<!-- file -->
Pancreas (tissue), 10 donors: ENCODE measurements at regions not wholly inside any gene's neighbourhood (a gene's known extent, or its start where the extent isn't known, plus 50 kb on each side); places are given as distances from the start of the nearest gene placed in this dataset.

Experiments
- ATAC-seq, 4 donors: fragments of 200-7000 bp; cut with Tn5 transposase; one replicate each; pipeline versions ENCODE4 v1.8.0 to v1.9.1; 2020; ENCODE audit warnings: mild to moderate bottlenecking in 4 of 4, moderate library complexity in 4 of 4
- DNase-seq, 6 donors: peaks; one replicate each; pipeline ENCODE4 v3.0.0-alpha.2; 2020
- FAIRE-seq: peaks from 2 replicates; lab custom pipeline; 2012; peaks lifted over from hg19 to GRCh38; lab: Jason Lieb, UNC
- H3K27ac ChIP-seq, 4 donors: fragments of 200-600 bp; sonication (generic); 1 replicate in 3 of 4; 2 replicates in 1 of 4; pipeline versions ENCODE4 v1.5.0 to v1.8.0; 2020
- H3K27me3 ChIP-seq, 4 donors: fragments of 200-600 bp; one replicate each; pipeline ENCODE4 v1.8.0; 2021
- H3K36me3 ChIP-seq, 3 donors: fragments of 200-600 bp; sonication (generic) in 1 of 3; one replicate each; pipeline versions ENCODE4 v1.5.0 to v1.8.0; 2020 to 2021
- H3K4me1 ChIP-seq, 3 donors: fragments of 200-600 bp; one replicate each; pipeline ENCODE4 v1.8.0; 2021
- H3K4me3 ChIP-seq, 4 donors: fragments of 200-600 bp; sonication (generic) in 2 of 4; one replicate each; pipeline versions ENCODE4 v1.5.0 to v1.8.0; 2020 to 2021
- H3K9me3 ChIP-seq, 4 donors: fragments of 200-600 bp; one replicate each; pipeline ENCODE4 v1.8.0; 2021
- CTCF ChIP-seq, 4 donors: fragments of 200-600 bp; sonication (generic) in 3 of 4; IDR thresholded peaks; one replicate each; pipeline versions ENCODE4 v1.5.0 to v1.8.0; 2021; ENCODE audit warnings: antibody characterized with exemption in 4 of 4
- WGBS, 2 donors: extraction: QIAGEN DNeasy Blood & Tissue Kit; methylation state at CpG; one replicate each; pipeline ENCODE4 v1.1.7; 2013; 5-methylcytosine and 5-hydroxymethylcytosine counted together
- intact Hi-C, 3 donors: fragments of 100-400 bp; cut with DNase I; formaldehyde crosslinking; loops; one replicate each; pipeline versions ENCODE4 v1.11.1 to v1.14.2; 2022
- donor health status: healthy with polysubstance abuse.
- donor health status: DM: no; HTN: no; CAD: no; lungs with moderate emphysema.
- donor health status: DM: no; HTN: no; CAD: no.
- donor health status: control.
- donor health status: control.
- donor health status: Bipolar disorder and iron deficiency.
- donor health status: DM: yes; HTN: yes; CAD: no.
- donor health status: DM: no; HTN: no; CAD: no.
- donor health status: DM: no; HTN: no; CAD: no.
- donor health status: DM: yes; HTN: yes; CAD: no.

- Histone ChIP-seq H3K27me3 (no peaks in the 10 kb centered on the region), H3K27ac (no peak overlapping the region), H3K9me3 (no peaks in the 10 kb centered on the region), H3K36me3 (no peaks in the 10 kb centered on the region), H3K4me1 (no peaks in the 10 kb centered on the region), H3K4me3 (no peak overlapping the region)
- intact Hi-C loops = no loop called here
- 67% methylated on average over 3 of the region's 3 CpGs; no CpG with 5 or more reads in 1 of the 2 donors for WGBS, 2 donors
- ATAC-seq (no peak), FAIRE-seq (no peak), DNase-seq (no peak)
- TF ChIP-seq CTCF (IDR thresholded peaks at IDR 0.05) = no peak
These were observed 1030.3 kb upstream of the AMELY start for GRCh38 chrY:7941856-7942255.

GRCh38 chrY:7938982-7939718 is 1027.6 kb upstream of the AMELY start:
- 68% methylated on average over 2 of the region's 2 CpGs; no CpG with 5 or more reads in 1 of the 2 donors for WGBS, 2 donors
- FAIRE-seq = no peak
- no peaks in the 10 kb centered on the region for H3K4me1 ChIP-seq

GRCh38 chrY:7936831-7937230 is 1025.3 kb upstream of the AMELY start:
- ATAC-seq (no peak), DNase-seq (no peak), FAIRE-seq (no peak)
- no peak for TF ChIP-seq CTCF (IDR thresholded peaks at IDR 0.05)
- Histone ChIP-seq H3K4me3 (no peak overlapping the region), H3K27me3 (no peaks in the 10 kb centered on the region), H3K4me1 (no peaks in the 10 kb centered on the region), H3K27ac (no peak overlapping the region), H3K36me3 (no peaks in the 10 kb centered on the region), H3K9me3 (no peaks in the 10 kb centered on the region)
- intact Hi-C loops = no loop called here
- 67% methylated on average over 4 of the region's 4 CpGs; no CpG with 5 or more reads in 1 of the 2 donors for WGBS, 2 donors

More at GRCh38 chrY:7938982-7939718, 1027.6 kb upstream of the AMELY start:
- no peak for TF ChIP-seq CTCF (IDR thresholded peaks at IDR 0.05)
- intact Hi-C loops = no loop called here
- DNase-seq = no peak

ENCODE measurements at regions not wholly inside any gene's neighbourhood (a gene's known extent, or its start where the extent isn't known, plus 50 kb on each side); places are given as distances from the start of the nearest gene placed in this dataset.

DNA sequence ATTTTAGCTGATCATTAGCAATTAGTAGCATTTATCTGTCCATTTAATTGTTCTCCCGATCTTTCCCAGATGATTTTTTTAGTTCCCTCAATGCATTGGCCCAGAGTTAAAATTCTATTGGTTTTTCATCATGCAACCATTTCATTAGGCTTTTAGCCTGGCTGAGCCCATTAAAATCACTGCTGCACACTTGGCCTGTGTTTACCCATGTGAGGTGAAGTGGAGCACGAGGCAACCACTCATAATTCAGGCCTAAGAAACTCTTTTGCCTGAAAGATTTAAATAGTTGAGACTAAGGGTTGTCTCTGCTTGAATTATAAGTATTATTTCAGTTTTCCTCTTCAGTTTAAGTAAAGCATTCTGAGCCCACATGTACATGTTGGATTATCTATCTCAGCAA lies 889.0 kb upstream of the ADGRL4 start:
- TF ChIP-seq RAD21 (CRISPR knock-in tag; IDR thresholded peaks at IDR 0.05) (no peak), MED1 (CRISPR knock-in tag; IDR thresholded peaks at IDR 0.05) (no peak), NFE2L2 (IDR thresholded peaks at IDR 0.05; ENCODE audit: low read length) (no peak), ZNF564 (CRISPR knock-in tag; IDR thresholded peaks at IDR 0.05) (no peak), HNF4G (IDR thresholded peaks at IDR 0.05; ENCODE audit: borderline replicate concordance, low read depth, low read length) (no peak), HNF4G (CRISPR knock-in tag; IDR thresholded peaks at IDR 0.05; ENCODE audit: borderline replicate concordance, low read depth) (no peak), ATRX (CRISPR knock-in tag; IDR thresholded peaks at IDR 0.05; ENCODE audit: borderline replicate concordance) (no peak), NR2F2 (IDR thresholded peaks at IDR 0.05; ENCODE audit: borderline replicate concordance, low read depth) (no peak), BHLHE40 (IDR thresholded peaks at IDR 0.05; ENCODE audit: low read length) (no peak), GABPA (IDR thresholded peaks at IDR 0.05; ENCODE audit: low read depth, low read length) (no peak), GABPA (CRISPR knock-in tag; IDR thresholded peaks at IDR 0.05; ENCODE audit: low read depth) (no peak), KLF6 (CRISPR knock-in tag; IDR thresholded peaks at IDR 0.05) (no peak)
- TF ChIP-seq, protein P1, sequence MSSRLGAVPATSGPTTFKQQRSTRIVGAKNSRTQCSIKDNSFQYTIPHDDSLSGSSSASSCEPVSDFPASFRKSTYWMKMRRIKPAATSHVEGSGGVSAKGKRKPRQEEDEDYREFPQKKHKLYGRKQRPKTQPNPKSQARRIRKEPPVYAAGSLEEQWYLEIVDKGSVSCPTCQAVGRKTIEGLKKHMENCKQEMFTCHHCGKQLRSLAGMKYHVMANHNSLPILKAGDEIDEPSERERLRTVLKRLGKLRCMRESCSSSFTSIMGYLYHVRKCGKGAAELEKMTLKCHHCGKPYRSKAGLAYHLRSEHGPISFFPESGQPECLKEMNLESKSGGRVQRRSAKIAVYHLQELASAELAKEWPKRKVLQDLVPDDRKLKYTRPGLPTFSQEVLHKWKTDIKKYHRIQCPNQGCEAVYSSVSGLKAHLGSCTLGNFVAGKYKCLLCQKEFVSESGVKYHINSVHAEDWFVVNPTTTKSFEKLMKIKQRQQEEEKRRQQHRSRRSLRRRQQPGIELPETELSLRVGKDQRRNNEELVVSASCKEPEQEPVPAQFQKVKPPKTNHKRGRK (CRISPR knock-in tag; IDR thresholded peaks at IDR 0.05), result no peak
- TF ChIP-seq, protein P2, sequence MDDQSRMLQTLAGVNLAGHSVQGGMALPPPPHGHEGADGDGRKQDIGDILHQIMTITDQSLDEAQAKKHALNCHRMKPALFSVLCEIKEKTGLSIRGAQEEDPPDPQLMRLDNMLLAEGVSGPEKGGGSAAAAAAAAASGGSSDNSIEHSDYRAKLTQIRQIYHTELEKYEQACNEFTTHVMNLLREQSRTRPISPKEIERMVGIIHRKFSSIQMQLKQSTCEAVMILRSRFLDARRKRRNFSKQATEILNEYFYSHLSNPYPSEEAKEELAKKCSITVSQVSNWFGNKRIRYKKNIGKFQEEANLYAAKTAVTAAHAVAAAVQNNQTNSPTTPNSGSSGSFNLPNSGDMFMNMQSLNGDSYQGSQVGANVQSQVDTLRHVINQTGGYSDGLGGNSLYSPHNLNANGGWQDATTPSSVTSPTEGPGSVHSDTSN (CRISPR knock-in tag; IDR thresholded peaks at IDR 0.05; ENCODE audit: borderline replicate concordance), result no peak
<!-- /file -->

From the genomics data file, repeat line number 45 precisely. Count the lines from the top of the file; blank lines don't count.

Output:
ENCODE measurements at regions not wholly inside any gene's neighbourhood (a gene's known extent, or its start where the extent isn't known, plus 50 kb on each side); places are given as distances from the start of the nearest gene placed in this dataset.